For a quick curry, you can blend the sauce at this point, but ideally cook it slowly, covered with a lid, for several hours, or even all day over a very low heat (or in a slow cooker on low for 6-8 hours). Stir often, and add a splash of water if it gets too dry.
When ready to serve, you can leave the sauce as it is, or blend a little, or a lot for a smoother balti sauce. When you’re happy, add the torn cooked chicken to the curry.
If you have small metal balti dishes for serving, place them over a high heat and flash the curry in individual portions, to heat and thicken. If not, reheat in the pan and serve in well-warmed bowls, with breads on the side for dipping. Sprinkle with fresh cilantro and enjoy.
Leftover Thanksgiving potatoes? Turn them into aloo tikki. Just swap out mashed potatoes for the boiled potatoes in this recipe. Makes about 20.
All-purpose flour, for coating
Salt and freshly ground black pepper
Neutral cooking oil or ghee, for frying
For the aloo tikki mixture:
2¼ pounds floury potatoes, unpeeled, cut into large chunks
1 tablespoon neutral cooking oil
1 teaspoon black mustard seeds
1 large onion, very finely diced
3 cloves of garlic, crushed
2-inch piece of ginger, peeled and finely grated
1 green chili pepper (deseeded or not, to taste), very finely chopped
½ teaspoon ground turmeric
1 teaspoon ground cumin
1 teaspoon ground coriander
2 tablespoons freshly squeezed lemon juice (½ lemon), or more to taste
3 tablespoons very finely chopped fresh cilantro
2 tablespoons all-purpose flour
salt and freshly ground black pepper
Raita or cilantro or tamarind chutney, to serve
Cook the potatoes in boiling salted water for about 10 minutes, until only just tender. Drain and spread out in a colander to steam dry; this will ensure your patties are firm not squishy. When cool enough to handle, chop into smaller pieces, then place in a bowl and roughly mash — it doesn’t need to be smooth (we keep the skins in the mix).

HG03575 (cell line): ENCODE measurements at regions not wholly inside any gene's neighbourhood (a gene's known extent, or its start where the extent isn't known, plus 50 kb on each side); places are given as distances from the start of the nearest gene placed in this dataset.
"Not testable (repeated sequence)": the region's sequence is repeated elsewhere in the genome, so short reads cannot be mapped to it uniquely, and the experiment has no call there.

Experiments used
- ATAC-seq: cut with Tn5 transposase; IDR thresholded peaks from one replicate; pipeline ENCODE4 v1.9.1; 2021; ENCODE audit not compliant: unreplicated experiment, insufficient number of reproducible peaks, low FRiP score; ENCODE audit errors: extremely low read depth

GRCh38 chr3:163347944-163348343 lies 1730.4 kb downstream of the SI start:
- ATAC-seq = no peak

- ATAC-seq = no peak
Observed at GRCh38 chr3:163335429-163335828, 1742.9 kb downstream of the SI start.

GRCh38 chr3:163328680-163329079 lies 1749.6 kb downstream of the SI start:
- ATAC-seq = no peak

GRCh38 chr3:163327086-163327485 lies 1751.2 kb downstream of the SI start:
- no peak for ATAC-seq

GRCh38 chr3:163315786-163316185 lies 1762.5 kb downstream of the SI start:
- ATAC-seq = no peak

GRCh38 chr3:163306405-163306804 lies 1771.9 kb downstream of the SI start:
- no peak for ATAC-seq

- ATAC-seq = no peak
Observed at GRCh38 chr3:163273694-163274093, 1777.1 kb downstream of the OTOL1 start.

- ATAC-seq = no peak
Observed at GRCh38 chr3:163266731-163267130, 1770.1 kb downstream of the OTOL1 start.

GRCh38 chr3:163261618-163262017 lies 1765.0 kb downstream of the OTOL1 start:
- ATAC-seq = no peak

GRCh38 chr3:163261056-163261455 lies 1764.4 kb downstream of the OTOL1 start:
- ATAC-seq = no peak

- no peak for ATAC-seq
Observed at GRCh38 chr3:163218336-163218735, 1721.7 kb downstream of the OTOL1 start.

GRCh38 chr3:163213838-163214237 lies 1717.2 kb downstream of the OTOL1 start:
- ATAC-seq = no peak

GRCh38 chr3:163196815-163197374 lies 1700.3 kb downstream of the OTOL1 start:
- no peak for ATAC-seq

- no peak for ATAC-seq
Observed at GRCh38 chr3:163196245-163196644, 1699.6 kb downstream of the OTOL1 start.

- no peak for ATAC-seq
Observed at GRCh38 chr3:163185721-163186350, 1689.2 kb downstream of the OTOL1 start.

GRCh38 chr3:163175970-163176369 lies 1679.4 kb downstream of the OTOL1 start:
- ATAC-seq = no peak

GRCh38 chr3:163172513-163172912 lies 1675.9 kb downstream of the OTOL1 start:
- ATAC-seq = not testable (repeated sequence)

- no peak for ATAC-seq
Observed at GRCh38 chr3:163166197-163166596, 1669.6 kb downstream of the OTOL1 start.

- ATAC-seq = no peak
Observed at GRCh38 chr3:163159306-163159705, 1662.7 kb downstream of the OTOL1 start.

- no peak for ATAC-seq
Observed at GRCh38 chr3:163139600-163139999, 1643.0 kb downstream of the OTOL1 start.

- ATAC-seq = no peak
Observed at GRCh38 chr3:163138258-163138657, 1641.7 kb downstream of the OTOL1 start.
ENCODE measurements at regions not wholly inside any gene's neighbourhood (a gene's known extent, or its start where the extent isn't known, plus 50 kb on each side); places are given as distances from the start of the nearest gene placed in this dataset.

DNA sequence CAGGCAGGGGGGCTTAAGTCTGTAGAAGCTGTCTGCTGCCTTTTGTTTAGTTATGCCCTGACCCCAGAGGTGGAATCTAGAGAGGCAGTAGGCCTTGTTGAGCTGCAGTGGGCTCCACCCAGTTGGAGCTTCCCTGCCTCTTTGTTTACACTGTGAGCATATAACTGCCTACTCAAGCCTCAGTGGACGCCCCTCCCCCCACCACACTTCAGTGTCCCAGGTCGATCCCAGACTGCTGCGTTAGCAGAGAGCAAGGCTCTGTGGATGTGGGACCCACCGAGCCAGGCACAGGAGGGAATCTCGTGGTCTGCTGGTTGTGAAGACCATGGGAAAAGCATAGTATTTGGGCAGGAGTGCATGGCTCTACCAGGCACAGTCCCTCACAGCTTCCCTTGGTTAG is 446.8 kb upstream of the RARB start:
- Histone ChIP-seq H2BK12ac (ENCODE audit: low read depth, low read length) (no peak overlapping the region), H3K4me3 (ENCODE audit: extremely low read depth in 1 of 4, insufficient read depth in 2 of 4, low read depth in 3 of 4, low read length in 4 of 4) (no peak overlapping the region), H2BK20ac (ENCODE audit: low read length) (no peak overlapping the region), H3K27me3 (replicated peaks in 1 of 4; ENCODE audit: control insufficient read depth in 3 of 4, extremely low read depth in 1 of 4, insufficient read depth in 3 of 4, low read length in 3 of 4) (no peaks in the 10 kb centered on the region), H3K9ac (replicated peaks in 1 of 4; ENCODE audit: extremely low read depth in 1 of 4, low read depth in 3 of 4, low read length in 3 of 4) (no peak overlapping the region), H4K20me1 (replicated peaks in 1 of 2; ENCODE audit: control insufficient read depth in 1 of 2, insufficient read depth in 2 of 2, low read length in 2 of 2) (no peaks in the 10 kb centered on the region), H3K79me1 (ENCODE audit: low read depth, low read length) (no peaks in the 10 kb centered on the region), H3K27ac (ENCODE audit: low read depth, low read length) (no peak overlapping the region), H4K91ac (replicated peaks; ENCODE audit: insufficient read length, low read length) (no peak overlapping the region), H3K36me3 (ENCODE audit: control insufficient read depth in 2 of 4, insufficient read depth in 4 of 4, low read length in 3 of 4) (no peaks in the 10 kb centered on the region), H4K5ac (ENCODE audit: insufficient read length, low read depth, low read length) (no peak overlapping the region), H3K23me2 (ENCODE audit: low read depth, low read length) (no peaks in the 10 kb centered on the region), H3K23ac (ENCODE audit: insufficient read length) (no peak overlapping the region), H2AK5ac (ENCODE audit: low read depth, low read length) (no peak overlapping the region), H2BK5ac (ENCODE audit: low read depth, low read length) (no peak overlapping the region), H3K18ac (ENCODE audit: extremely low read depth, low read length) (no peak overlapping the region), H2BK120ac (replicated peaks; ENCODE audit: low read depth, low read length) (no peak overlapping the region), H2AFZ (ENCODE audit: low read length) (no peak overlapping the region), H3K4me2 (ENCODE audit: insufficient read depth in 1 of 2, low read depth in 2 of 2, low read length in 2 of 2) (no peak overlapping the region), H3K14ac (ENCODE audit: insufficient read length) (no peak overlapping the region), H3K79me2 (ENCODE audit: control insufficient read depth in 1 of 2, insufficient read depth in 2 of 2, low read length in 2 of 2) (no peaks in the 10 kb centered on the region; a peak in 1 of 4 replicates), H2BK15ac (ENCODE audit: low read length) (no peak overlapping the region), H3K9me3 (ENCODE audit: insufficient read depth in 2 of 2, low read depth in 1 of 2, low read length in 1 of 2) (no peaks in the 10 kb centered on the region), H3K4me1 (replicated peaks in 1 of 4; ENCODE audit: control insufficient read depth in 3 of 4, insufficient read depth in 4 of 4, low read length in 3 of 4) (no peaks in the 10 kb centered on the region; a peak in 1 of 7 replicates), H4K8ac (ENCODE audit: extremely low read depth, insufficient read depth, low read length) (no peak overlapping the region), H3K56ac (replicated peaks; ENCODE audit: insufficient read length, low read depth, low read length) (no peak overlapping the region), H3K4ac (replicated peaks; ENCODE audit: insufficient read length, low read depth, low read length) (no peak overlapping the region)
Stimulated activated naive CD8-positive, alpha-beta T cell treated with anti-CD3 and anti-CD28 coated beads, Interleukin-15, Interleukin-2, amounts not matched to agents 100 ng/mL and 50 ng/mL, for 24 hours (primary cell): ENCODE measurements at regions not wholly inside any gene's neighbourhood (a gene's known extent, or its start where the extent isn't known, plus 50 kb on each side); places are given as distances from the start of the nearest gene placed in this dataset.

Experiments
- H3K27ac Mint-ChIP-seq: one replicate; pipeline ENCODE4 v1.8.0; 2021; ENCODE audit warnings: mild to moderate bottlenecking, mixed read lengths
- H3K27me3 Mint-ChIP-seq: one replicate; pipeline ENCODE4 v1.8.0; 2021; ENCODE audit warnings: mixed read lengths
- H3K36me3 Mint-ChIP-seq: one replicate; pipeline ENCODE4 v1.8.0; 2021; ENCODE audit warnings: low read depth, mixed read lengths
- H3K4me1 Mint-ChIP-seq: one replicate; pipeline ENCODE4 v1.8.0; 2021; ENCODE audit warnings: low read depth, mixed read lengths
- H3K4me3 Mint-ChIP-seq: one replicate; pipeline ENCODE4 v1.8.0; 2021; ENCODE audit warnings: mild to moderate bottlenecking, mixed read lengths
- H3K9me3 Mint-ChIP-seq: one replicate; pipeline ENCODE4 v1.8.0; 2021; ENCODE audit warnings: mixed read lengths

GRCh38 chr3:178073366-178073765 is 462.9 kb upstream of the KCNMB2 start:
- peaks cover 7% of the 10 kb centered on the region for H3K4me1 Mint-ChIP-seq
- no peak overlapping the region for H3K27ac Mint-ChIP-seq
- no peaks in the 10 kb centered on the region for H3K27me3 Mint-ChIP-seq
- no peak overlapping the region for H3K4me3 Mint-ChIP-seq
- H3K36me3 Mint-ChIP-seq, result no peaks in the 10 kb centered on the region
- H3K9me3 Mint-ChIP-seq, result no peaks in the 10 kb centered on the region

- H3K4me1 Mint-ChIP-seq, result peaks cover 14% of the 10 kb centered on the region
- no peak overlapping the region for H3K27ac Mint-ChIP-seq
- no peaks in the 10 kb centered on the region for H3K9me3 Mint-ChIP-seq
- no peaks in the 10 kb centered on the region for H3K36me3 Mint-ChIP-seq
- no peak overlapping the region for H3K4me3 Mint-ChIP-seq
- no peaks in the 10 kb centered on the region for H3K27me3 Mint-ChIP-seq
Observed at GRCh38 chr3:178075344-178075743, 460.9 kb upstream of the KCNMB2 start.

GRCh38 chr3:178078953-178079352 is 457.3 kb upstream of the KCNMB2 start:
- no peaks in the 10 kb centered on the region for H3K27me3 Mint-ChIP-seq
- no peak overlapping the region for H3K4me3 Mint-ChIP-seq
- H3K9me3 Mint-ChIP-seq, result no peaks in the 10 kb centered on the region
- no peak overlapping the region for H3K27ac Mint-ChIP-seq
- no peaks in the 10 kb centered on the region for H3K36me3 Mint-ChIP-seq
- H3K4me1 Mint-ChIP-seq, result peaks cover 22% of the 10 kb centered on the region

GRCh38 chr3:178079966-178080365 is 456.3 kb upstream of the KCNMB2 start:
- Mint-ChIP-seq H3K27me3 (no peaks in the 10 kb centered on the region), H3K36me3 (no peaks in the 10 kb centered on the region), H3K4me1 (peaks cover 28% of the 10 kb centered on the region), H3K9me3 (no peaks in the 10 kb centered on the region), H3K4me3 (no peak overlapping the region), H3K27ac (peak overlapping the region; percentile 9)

Heat the oil in a small skillet over a medium heat. Add the mustard seeds and, when they start to crackle, add the onion and a pinch of salt. Cook for about 8 minutes, stirring, until the onion begins to brown. Reduce the heat, add the garlic, ginger, chili pepper, and ground spices and cook for 2 minutes, stirring. Stir this mixture into the potatoes, along with the lemon juice, cilantro, flour and some black pepper. Taste and add more salt or lemon juice, if needed — it should be very well seasoned.
Chill the mixture in the fridge for 1 hour (or in the freezer for 20 minutes).
Pour a layer of flour onto a plate and season well. Pour a 1-inch depth of oil or ghee (or a mixture) into a large skillet and set over a high heat until shimmering hot.
Shape mashed potatoes into the size of ping-pong balls, then roll them in the flour and gently squash flat with your palm, until about 1½ inches wide and ¾ inch thick. Dust off excess flour and carefully slide the patties into the hot oil. Cook for about 2 minutes on each side, until golden and crisp on the bottoms, then flip and repeat. Remove to drain on paper towel and keep warm while you cook the rest. Serve hot, with raita or cilantro or tamarind chutney.
This sauce is good for “dipping, drizzling and dolloping.” It tastes best after leaving the dip to rest in the fridge while you prepare the aloo tikki, allowing the flavors to meld. Serves 4.
2 teaspoons tamarind paste or concentrate
½ cup whole-milk plain yogurt (can be nondairy)
2 teaspoons finely chopped fresh mint
Pinch of ground cumin
Pinch of salt
Stir all the ingredients together, then taste and add more salt, as needed.
— Reprinted from “LEON Happy Curries” by Rebecca Seal and John Vincent with permission from Octopus Books Publishing.